For Japan, the recent stock market rally is more a story of corporate governance. Japanese stocks have long traded at a substantial discount to their Western peers. There are a few reasons for this, a key one is Japan’s fairly stagnant growth since it’s economic bubble in the 80’s and 90’s combined with worrying demographic trend towards a rapidly aging population. Another is their odd corporate governance, with management teams hoarding cash (rather than investing it in growth or returning it to shareholders) or insisting on strange cross holdings, e.g. an industrial widget manufacturer owning a portfolio of golf courses.

While the former issue is unlikely to change anytime soon, the latter has been cracked down on by the Tokyo stock exchange threatening to name and shame those businesses with poor capital management. There is great hope that putting this stored value to work will help spur growth anew – something investors are clearly waking up, pushing the market to highs not seen for more than 30 years.


The United States of AI

The US stock market has a very high concentration of large ($100bn+ market cap) and Megacap ($1tn+ market cap) technology stocks, some of which (Apple and Microsoft) are larger on their own than the entire UK stock market.

While most technology stocks are booming, the stock of the moment is Nvidia, a GPU (graphics processing Unit – think fancy computer chips) company whose product is considered the gold standard for AI computation. GPUs were initially developed for the complex computing necessary to render immersive video game graphics. GPUs (and Nvidia) also came to the fore during the crypto craze in the late 2010s and early 2020s, as they were well-tuned for solving the complex puzzles needed to mine tokens such as Bitcoin. However, it is in more recent times that GPUs have shown their true potential as the critical component necessary in data centres for the massive computing power needed to train AI models.

AI, suddenly becoming much more mainstream since the release of OpenAi’s ChatGPT, has caused businesses to scramble, either to produce their own AI product or at least incorporate AI into their business processes, both of which require a substantial investment in data centres, boosting technology spending much of which trickles through to Nvidia. After blockbuster earnings, Nvidia was up nearly 30% in February alone, an insane rise for a trillion-dollar company, now the 3rd largest listed company in the world.5.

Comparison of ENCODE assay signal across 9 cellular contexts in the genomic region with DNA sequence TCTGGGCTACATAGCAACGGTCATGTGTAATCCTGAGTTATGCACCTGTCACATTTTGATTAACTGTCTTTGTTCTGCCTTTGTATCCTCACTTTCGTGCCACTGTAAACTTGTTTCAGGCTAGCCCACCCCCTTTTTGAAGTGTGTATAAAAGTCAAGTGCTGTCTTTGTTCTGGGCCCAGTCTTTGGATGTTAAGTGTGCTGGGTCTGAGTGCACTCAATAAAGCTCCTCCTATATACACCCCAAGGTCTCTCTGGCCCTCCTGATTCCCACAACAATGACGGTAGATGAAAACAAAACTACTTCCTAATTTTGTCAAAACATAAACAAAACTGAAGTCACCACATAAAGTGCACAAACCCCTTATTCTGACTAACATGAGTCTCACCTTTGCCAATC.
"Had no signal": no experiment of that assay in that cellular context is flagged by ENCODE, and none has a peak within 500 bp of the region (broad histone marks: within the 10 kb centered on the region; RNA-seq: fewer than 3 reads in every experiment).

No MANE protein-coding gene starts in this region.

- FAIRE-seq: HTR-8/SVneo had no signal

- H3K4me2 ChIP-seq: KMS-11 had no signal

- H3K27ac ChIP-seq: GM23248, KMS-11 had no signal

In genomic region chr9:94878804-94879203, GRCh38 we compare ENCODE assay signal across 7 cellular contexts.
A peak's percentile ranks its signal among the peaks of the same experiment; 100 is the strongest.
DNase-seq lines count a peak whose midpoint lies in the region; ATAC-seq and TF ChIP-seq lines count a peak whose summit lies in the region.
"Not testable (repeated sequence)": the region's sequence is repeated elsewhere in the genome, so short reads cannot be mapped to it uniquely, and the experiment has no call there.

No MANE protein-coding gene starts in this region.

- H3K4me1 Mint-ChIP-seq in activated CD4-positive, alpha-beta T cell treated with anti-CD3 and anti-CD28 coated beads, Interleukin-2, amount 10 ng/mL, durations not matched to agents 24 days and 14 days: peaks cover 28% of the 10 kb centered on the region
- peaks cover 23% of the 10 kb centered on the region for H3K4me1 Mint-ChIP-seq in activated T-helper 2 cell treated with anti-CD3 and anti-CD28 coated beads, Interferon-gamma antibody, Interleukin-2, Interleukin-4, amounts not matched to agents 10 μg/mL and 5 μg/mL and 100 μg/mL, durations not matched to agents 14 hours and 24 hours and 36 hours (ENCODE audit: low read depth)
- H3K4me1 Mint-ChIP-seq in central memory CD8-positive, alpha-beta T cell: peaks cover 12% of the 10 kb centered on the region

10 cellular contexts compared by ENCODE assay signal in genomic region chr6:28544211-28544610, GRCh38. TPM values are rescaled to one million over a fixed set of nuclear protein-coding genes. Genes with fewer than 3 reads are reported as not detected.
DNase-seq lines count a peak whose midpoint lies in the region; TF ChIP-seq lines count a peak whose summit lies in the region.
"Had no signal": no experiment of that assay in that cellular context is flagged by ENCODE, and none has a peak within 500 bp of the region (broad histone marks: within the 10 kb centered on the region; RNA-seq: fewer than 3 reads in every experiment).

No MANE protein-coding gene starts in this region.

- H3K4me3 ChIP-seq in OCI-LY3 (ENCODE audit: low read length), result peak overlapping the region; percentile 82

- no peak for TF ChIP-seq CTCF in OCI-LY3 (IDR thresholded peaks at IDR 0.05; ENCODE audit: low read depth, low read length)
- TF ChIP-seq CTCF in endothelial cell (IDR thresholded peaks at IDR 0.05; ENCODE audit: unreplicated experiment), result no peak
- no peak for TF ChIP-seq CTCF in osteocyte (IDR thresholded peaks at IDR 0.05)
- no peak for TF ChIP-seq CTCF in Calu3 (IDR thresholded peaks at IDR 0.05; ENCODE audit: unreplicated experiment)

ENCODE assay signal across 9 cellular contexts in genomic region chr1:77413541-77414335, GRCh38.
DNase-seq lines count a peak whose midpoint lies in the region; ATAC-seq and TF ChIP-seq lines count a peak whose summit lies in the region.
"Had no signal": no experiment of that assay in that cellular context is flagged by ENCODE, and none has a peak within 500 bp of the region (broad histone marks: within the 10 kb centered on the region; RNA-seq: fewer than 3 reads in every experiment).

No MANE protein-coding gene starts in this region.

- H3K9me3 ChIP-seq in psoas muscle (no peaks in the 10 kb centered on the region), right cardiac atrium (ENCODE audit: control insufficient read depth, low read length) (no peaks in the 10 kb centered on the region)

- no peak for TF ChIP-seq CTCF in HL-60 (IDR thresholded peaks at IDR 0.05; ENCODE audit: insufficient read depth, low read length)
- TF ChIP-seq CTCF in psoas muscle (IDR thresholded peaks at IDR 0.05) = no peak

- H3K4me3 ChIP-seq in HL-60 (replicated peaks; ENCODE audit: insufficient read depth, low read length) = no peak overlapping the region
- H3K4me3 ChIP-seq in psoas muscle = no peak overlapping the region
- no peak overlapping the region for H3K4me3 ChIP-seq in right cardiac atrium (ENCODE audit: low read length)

This boost to technology stocks, along with a general uplift from the hope of near-term rate cuts from the US’s central bank (the Federal Reserve), has pushed the US market to new highs, even while the valuations of many smaller businesses in less fashionable industries are left behind.


What to Do When Markets are High

The current state of the stock market can appear puzzling, with high values in tough economic times. However, it is essential to carefully consider whether these market valuations are based on real growth or simply speculation. Remember that prudent investing involves a comprehensive analysis and thoughtful strategy. Although swift market surges can imply risks, this is not always the case. Indeed, there are nearly always pockets of opportunity to be found—the subdued prices in the UK market could signal opportunities for investment, even in less prosperous times. Ultimately, a clear understanding and a forward-looking approach are crucial in making informed investment decisions that align with your long-term financial goals.


1. Reuters – https://www.reuters.com/world/china/view-chinas-gdp-grows-52-q4-misses-market-forecast-2024-01-17/

2. BEA, US Gov – https://www.bea.gov/news/2024/gross-domestic-product-fourth-quarter-and-year-2023-second-estimate

3. Yahoo Finance, world indices – https://finance.yahoo.com/world-indices/

4. MSCI, MSCI Denmark – https://www.msci.com/documents/10199/5db4fa3f-1775-4d39-8838-e260a97d2b94

5 Yahoo Finance – https://finance.yahoo.com/quote/NVDA/

Why so HIGH?

This article is intended for information only and does not constitute advice. References to any financial indices are made on the basis of ‘fair use’ and do not imply any endorsement or association with the index or its owner.

Wise Investments Limited is authorised and regulated by the Financial Conduct Authority, FCA no. 230553. Registered in England 4970458.

Please be aware that investments can go down as well as up.


William Geffen